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Island of Ortigia
On a tiny island jutting off mainland Sicily, Ortigia is a little Greek bubble in Italy, dotted with 2,000-year-old ruins of Greek temples. It’s easy to lose yourself here ambling about the sleepy alleys lined with pretty pastel-coloured houses, topped with ageing balconies over-run with plants. Visit the impressive Cathedral in Piazza del Duomo, built over a 5th century Greek Temple of Athena, whose Doric columns can still be seen incorporated into the walls of the cathedral. Take a short bus ride to Neapolis in Siracusa (on the mainland) to admire the well-preserved ruins of an ancient Greek theatre surrounded by the Latomia del Paradiso, an old quarry filled with citrus trees.Visit the Ortigia food market, heaving with local produce and the freshest catch of the day, then feast on the best seafood pasta at the nearby Ristorante L’Ancora (ristoranteancora.com). Caff è Apollo (Largo XXV Luglio 13; +39-0931/185-2656) is your best bet for an espresso and a ricotta-fi lled croissant. Stop over at the Puppet Theatre (teatrodeipupisiracusa.it) for a late-evening traditional Sicilian puppet show.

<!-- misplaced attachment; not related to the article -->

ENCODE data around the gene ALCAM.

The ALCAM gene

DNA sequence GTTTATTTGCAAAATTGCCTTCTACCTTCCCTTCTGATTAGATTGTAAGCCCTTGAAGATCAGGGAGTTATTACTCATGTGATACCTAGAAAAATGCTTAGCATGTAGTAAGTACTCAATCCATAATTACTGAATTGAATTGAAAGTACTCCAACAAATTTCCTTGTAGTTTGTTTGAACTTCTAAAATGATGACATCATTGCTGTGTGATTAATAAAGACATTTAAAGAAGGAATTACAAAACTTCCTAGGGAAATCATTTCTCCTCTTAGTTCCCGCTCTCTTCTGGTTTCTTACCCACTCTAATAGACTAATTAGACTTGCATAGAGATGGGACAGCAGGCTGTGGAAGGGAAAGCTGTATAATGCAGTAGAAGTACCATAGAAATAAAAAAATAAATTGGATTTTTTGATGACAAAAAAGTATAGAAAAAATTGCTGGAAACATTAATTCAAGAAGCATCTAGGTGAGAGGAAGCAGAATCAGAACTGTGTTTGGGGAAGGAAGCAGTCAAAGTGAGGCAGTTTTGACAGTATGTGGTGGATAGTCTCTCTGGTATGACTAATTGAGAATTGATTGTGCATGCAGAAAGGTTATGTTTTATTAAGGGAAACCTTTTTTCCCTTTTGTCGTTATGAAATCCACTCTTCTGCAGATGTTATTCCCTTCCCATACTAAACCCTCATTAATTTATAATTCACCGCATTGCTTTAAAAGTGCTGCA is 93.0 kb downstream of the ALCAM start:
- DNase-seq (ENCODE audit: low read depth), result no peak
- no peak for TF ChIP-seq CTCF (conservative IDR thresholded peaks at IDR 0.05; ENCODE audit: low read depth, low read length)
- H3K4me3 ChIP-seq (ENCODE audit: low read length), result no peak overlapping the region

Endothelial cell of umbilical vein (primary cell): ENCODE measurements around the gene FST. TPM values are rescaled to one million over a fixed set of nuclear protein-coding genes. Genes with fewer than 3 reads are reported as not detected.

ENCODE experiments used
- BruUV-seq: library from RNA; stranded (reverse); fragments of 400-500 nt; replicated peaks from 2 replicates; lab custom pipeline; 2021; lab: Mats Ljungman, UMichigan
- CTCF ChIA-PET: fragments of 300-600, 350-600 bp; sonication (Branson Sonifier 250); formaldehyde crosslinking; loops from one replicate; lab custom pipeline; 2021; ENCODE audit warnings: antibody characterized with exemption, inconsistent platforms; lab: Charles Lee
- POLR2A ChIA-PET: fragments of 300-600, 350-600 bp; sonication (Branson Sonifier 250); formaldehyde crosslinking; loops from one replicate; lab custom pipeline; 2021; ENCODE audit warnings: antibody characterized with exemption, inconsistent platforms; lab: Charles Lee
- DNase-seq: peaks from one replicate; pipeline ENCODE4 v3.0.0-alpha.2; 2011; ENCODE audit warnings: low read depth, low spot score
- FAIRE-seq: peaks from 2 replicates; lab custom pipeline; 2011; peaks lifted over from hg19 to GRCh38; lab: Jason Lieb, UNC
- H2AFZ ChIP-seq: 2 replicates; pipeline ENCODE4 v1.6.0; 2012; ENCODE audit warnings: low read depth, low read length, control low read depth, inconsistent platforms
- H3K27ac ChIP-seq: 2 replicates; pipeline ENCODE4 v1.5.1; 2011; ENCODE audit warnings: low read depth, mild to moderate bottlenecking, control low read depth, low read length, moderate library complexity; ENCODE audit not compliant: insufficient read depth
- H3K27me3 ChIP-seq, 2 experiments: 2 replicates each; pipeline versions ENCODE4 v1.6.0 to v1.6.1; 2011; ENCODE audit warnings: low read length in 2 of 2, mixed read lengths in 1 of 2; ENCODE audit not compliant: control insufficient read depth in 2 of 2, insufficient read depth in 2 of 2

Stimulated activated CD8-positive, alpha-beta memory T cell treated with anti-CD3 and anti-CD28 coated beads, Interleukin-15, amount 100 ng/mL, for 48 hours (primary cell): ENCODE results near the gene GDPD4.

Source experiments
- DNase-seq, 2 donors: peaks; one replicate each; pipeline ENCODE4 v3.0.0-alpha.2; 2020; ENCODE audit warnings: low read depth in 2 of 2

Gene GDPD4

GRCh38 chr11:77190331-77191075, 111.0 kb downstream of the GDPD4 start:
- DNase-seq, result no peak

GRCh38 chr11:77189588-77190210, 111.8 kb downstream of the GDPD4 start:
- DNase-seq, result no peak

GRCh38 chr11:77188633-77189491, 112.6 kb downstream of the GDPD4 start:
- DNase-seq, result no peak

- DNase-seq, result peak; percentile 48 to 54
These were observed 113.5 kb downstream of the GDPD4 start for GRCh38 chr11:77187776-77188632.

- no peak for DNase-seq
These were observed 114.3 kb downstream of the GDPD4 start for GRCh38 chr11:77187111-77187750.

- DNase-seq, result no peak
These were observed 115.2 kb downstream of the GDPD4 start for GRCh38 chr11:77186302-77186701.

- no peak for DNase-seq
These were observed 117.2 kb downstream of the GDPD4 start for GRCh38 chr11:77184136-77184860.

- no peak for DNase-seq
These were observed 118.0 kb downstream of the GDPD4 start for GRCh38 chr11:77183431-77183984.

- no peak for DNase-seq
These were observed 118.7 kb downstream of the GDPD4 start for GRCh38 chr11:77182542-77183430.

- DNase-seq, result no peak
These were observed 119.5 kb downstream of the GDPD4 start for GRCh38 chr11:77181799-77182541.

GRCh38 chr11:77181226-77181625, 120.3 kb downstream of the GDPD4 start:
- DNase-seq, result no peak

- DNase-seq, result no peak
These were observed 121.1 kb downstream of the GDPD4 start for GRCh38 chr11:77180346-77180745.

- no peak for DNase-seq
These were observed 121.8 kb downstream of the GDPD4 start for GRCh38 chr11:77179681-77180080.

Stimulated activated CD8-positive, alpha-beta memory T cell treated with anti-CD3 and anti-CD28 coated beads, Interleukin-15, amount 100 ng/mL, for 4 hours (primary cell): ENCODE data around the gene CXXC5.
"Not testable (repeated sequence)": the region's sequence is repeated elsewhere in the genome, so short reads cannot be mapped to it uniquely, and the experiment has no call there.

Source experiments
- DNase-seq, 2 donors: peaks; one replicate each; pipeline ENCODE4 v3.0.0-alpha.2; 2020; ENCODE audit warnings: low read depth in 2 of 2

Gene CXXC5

This is a beautiful island and the Arabic influences just can’t be omitted. It is also not a small island so you will need time to get around it. Given the road conditions in parts, multiply that by a factor of 1.5 for route time. They are NOT as bad drivers as the Italians from the north will make you believe, the people are not uncouth or savage compared to the north, ad the mafia is definitely not waiting to slaughter you, you are not that important, or dangerous, get over it. Definitely do Menfi for the coasts; they have a nice beach run all the way to Sceccia. In the north the beaches are also nice (near Palermo) but far if you are this side or the island. The West is mostly rocky so save the beach time for here. An earthquake destroyed most of the city (circa 1960’s) so most you see was reconstructed albeit to look like the old times.